Following a series of reports that began to appear in late September, Saudi Arabia’s Deputy Interior Minister Prince Ahmed bin Abdel Aziz has confirmed that Riyadh intends to construct a 560-mile security fence along the kingdom’s northern border with Iraq (al-Arabiya, October 4). This comes amid mounting concern about the deteriorating security situation in Iraq and fears that this may impact Saudi Arabia’s domestic struggle against Islamist terrorism. Construction of the fence is scheduled to begin next year and will likely take five to six years to complete. The kingdom originally invited bids for the project last April, and at the time a number of British firms were reported to have expressed interest. The contract, estimated to cost $500 million, has yet to be awarded, and is part of the larger $12 billion MIKSA project to improve Saudi border security throughout the Arabian Peninsula (Asharq al-Awsat, September 28).
Plans to secure the Iraqi frontier include the construction of fences on either side of a 100-meter “no-man’s land” containing concertina wire obstacles, ultraviolet sensors and night vision cameras with facial recognition technologies, and buried motion detectors. Command posts, helipads and observation towers are to be spaced along the frontier, all linked with access roads. The entire security strip will be preceded by sand berms at the Iraqi border, and Middle East Economic Digest reported in September that the fence project would include 135 electronically controlled gates, although it is unclear if the proposed barrier would seal the entire border or just major crossing points. The Saudi government had previously invested upwards of $1.8 billion to improve security on the Iraqi border, according to the Saudi National Security Assessment Project (Associated Press, September 27). At present, there already exists a 20-foot-high berm and a regularly patrolled six-mile wide security zone along 500 miles of the border.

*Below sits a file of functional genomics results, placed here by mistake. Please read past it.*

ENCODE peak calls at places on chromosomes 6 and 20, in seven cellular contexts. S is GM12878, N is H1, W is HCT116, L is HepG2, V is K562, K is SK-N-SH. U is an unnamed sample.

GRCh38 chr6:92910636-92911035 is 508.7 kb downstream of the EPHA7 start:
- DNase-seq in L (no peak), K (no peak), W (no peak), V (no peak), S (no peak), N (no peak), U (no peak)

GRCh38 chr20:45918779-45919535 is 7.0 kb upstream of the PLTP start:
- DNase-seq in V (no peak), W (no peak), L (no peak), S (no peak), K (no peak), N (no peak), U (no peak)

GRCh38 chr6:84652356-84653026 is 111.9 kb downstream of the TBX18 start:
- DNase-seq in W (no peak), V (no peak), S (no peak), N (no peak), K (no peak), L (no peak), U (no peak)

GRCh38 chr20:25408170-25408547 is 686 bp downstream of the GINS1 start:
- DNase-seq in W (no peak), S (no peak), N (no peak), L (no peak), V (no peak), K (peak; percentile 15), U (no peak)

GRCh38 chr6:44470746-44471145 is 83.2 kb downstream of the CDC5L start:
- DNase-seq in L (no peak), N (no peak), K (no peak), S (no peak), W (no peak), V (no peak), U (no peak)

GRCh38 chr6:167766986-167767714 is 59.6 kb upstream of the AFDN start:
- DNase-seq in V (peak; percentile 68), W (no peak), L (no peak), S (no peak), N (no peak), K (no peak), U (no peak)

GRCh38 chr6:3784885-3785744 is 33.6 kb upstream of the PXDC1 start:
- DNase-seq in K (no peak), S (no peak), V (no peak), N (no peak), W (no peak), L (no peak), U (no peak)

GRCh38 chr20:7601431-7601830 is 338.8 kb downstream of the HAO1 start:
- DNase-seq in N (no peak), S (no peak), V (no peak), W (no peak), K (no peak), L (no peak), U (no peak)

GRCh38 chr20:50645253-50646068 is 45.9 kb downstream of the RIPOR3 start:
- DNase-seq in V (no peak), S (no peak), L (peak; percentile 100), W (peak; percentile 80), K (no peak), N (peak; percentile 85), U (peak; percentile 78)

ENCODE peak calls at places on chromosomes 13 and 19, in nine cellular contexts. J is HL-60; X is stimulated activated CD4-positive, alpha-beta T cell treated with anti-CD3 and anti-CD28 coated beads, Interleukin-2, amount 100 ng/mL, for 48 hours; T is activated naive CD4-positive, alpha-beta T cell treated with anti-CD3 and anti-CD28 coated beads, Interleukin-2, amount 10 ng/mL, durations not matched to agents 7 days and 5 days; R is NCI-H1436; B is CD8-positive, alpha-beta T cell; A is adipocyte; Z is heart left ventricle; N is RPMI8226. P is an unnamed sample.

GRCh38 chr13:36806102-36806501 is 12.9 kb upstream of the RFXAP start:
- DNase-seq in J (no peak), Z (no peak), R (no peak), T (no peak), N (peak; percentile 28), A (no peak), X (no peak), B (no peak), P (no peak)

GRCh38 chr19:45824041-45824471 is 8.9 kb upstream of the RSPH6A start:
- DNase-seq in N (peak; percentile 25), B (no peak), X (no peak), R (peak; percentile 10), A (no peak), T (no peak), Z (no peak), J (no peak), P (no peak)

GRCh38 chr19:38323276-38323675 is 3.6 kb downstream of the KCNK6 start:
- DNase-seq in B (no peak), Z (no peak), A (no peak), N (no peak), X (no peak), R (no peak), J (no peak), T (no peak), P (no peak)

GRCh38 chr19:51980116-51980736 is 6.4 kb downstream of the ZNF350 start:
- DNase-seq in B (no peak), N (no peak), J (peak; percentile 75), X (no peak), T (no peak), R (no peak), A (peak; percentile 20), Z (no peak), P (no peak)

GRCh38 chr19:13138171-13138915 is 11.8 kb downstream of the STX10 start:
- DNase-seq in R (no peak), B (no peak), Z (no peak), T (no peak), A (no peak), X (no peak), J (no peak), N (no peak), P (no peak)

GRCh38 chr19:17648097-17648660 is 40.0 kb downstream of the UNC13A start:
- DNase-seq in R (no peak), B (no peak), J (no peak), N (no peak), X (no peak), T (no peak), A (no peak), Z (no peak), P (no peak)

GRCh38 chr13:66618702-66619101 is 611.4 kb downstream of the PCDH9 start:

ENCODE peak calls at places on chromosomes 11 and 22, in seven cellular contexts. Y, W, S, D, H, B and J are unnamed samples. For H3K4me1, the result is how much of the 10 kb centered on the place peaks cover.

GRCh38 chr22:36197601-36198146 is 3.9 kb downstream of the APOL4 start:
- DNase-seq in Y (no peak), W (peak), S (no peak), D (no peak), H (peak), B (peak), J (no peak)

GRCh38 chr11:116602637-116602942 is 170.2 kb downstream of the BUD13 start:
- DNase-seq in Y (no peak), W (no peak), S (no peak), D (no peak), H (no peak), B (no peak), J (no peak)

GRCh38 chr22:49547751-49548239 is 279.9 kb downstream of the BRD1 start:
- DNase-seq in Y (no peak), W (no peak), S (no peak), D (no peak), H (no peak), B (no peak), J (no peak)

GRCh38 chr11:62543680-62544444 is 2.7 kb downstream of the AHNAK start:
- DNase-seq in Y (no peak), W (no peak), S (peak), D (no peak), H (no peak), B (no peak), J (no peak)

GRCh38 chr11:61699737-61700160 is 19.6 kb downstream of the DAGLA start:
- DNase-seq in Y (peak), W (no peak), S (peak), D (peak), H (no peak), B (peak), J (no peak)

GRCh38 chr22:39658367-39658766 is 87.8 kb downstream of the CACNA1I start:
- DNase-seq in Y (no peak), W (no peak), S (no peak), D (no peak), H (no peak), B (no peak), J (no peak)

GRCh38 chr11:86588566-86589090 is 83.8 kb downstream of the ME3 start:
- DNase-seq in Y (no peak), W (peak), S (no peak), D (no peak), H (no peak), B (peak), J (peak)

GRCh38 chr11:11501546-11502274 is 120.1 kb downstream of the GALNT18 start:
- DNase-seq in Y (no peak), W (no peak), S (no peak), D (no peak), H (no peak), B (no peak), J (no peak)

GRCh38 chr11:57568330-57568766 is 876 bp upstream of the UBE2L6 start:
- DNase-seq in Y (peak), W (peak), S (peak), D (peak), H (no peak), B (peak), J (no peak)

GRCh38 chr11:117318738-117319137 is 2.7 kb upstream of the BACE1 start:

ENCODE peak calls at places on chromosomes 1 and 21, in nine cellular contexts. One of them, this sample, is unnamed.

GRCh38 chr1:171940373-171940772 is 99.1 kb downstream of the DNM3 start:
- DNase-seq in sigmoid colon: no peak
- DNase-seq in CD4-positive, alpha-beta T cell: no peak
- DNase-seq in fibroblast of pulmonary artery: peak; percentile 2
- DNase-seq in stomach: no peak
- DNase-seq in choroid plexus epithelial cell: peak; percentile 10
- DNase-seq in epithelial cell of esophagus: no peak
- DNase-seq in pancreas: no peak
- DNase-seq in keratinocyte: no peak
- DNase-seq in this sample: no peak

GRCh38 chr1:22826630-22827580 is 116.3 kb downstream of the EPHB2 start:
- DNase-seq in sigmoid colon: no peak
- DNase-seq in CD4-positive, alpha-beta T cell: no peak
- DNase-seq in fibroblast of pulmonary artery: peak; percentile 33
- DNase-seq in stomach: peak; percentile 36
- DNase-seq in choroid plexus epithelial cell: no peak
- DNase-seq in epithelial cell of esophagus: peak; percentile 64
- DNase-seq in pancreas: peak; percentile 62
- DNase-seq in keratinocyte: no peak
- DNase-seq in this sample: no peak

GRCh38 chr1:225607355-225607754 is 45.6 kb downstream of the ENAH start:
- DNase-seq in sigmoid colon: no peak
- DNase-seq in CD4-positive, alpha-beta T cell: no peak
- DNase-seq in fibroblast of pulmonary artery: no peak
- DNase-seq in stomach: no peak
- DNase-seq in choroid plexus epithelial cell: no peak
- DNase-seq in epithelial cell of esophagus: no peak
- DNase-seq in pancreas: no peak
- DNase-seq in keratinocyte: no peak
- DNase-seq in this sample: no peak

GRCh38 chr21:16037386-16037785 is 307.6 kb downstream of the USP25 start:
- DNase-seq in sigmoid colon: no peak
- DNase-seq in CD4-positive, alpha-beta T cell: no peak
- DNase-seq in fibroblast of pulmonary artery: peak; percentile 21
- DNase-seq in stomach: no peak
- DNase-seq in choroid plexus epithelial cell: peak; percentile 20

Reports of the fence’s planned construction come amid growing concerns that the worsening security situation in Iraq has the distinct potential to adversely affect Saudi Arabia’s domestic security. For some time, a number of observers have warned of the danger posed by the potential return of Saudi nationals from the insurgency in Iraq, although it has been asserted that many of the Saudis active in the Iraqi insurgency engage in martyrdom operations and therefore pose no threat of returning. Although Saudi security officials have stated that the presence of the nationals is a major concern, the actual number of Saudis thought to be active in the insurgency has been estimated recently by the U.S. Army to be approximately 12% of the 3,000 foreign nationals actively fighting against Iraqi and coalition forces (Agence France Presse, October 4). This would make the Saudi component approximately the sixth largest in the insurgency, behind the Algerian, Yemeni, Syrian, Egyptian and Sudanese contingents . While small, this number is admittedly still a concern for Saudi authorities. As recently as October 2, for example, al-Watan reported that two more Saudis were killed in Iraq and a third captured in fighting in al-Anbar province.
While the threat of returning Saudi jihadis perhaps gains the most attention, as evidenced by a September 27 discussion of the fence on al-Jazeera television, a number of other security concerns contribute to the desire to secure the kingdom’s previously porous borders. These more pressing concerns include the rise of arms smuggling—itself connected to the movement of militants and a factor in the Islamist insurgency that Saudi authorities have battled for a number of years—illegal immigration, trafficking of persons and drug smuggling, along with the increasing fear of Iraqi refugees fleeing from the mounting chaos of war-torn Iraq .
Saudi Arabia continues to battle the serious threat of Islamist terrorism and has recently begun to try suspected terrorists in Sharia courts, according to Prince Ahmed, the deputy interior minister (al-Ikhbariya, October 5). He also noted that a number of militants and extremists have been released after repenting for their crimes (Arab News, October 5); some have estimated that the number of released suspects may be as high as 700 (Reuters, October 5).
Overall, construction of the security fence will certainly prevent Saudi nationals from entering Iraq from Saudi Arabia; this may also help to reduce the threat posed by Saudi Arabia’s domestic insurgency since it will deprive Saudi insurgents from augmenting their ranks with battle hardened fighters returning from Iraq. Nevertheless, it will not eliminate these concerns since it is believed that most Saudi nationals active in the insurgency transit through Syria.
1. “Fractured Iraq: Implications for Saudi National Security,” briefing slides prepared by the Saudi National Security Assessment Project.
2. Based upon personal communication with Nawaf Obaid, director of the Saudi National Security Assessment Project.